Winning Ways: Farmers Arms, Warrington.

We meet Mark Condliffe, licensee of The Farmers Arms near Warrington, who previously won Best Outdoor Area at the Star Pub Awards.

In awarding the Best Outdoor Area title to the Farmers Arms, the distinguished panel of judges put the win down to one factor: the hard work of licensee Mark Condliffe. After an extensive refit, local man Mark reopened the pub with a mission to restore the pub to its proper place at the heart of the local community. As his award shows, he has achieved huge success in this ambition, so we asked him for his top tips on creating a truly great beer garden…

Know Your Market – “I’m actually from Warrington, and I used to be a regular customer at The Farmers Arms, which helped give me an insight into the local market. But I took the pub on because I could not bear to see a great local, which had once been very popular, closed.”

Have a clear idea of what you want – “Knowing the area meant I could focus on what potential customers really wanted from a good pub. The Farmers Arms is surrounded by houses and the estate is a popular place to live for families, so I wanted to create a space that catered for a broad age range. From parents with small children to grandparents celebrating a family occasion, I wanted an outdoor area to be a central feature of the whole offer.”

Recognise your pub’s potential  – “The pub had a disused bowling green which was completely overgrown and a real tip. I do think pubs miss a trick if they don’t make full use of their outdoor areas because everyone, not just smokers, like to be outside. I therefore set about trying to build a beer garden that everyone could enjoy, rain or shine. I cleared the rubbish, landscaped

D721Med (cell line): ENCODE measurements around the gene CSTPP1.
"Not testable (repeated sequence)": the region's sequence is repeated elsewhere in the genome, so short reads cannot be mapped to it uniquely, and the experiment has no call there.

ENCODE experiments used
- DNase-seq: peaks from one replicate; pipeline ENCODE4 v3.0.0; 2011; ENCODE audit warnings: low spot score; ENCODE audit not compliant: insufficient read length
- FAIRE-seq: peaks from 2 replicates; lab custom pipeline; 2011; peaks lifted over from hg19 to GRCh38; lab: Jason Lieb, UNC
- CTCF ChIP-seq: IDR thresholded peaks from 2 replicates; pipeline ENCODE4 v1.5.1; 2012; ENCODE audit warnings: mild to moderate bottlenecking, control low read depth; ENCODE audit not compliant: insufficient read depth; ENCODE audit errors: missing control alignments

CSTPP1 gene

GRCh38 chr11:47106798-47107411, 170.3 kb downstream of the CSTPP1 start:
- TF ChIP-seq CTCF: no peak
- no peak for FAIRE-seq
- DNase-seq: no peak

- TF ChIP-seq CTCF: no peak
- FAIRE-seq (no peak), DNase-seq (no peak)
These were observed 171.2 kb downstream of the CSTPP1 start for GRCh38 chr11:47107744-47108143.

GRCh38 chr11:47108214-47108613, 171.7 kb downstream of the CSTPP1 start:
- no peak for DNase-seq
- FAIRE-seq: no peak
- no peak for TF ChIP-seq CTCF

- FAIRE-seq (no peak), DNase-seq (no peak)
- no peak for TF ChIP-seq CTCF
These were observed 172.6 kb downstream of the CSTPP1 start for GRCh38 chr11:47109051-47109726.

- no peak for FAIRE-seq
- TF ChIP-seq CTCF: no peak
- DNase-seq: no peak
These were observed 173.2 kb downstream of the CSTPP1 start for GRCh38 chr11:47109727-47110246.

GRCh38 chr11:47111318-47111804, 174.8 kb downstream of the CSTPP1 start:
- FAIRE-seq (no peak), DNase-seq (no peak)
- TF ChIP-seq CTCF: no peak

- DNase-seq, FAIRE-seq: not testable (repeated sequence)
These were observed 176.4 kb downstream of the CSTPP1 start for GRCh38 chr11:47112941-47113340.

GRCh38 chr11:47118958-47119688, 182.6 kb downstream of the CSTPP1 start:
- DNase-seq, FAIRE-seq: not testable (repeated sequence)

the grass and built some all-weather wooden shelters.”

Make the most of your personal skill set  – “I have to admit I enjoy DIY and once I got started I couldn’t stop having new ideas and adding them to my plans! After I’d built the shelters, I laid a new flagstone patio, planted up the garden’s borders and installed a children’s play area.”

Plan for wet weather – “Naturally the weather in the north west can be wet and cold, even in summer, so I also installed suitable outdoor heaters and lights in the shelters and got hold of lots of giant umbrellas. The umbrellas are branded by Bulmers cider, and the bright yellow colours seem to cheer up even the greyest days.”

Try and make your garden stand out from the competition  – “Of course, lots of pubs in the area have beer gardens but I like to think it’s the attention to detail that makes the difference at the Farmers Arms. I tried to use the best materials my budget would allow and made sure that I installed good quality seating to match the permanent fixtures, such as the shelters.”

Make the outdoor offer consistent with the indoor offer  – “When I took over the pub, it was looking very tired and run down, so the outdoor work was part of a much larger scheme to refurbish the indoor bars and trade areas. The point is, I couldn’t ignore the outside, as that would detract from the inside and vice versa. After all, customers make their first judgement about a pub by looking at it from the outside!”

Make the outdoors an extension of the indoors – “I wanted the outdoor trade area to be a reflection of the whole pub’s family friendly offer and a place where people could eat, drink and socialise, whatever the weather. To help achieve this, we fitted French windows that open out onto the garden so people can come and go easily. Apart from anything else, having a useable garden means we can cater for more customers, and more customers hopefully means more cash in the tills!”